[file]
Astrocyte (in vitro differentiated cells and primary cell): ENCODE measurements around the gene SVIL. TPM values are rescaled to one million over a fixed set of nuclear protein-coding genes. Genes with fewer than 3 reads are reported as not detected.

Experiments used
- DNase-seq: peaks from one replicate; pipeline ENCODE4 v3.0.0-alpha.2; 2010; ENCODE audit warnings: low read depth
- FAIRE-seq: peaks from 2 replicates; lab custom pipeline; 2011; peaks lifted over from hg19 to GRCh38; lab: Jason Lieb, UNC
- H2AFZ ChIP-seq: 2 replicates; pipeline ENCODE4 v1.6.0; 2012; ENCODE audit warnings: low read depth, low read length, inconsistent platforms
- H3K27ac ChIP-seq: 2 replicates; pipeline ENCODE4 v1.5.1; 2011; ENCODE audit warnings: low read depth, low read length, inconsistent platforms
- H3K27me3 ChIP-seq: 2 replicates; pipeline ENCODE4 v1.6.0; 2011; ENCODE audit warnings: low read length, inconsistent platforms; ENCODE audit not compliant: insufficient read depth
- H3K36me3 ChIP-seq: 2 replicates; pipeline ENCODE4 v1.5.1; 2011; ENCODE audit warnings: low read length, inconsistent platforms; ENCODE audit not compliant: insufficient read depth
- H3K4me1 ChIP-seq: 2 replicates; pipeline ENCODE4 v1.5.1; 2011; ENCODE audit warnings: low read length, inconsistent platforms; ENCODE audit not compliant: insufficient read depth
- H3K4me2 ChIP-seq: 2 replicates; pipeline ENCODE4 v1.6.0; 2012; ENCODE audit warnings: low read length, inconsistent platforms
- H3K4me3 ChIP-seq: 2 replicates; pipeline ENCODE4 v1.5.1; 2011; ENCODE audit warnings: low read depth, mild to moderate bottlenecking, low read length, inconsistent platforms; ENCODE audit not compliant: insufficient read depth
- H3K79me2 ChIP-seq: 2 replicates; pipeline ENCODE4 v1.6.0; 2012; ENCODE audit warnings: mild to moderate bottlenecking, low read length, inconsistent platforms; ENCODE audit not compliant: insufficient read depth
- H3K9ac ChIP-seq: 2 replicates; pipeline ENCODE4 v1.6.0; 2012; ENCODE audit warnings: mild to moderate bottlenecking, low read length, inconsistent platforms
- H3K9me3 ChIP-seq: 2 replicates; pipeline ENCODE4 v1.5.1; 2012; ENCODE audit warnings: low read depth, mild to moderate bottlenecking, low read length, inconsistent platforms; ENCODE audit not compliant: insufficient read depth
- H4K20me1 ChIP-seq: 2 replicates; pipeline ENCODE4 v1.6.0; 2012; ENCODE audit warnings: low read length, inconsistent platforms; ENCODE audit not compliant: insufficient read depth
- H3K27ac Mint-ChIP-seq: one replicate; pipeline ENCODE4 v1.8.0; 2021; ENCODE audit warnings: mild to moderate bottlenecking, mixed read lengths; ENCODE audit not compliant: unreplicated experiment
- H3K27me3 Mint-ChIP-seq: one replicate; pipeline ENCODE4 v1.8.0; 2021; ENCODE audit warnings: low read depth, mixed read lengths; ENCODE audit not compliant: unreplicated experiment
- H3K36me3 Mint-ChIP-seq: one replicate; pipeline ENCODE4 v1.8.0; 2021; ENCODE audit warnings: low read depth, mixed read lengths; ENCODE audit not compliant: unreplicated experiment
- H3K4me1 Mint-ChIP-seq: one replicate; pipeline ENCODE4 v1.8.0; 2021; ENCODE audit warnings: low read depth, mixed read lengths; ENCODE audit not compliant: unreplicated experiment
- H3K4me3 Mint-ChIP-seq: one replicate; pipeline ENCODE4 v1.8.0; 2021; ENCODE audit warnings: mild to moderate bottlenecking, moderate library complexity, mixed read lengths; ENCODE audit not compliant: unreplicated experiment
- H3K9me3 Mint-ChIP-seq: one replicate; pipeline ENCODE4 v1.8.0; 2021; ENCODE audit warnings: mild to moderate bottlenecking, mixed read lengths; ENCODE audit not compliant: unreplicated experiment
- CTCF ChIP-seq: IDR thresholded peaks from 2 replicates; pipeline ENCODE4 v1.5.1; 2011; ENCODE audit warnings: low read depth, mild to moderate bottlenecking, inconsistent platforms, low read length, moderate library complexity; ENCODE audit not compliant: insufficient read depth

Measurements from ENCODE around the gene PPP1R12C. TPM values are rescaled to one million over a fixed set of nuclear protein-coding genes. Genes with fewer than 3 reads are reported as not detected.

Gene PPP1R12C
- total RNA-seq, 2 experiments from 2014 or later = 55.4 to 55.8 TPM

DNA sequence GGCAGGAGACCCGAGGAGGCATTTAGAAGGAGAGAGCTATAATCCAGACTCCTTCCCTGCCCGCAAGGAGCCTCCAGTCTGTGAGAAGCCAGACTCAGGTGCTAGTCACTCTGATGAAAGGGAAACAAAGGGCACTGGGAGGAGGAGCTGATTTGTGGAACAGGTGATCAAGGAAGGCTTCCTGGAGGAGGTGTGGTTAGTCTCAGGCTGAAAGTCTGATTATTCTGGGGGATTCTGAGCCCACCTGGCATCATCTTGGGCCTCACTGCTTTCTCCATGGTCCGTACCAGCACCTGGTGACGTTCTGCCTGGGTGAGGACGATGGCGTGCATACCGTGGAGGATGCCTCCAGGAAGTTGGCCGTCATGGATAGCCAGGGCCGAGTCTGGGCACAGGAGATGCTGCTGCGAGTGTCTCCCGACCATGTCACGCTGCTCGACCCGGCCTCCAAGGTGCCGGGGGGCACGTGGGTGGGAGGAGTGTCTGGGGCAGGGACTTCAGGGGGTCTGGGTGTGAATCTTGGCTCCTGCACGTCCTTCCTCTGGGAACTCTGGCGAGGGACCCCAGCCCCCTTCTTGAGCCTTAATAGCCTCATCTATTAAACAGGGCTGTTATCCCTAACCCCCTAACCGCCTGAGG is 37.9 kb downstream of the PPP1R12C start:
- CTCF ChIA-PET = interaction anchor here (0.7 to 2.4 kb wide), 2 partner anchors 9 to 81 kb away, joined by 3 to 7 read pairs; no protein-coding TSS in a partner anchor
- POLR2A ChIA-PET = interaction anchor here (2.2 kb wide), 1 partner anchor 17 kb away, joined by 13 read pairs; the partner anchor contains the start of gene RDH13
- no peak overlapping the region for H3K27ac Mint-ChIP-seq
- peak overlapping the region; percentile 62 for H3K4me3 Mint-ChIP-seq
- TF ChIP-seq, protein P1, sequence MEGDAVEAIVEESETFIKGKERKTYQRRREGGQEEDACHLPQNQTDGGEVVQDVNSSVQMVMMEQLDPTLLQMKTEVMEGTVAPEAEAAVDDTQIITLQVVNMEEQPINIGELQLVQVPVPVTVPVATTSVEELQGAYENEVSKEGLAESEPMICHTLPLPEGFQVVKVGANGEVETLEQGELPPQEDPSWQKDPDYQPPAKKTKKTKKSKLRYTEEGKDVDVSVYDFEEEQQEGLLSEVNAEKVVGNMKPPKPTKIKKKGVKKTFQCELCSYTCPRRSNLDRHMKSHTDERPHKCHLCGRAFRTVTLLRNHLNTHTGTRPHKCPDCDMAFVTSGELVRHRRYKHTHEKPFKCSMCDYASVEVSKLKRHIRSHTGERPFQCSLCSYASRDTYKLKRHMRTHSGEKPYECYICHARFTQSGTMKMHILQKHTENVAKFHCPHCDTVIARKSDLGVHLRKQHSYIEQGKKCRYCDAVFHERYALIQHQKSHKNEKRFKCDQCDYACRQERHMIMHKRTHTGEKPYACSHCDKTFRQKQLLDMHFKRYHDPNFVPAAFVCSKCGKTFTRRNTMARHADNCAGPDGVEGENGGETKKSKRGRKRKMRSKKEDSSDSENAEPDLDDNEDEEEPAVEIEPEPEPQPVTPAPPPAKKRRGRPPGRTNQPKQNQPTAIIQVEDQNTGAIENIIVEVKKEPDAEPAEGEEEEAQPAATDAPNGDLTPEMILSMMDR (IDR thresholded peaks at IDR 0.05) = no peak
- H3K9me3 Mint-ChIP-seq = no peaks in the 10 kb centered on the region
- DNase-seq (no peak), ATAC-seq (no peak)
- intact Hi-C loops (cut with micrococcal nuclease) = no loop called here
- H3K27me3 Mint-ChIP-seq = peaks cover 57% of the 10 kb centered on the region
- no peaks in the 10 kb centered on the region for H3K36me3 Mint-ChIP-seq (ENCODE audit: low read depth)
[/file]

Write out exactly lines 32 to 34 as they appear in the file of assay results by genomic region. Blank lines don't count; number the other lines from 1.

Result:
- H3K9me3 Mint-ChIP-seq = no peaks in the 10 kb centered on the region
- DNase-seq (no peak), ATAC-seq (no peak)
- intact Hi-C loops (cut with micrococcal nuclease) = no loop called here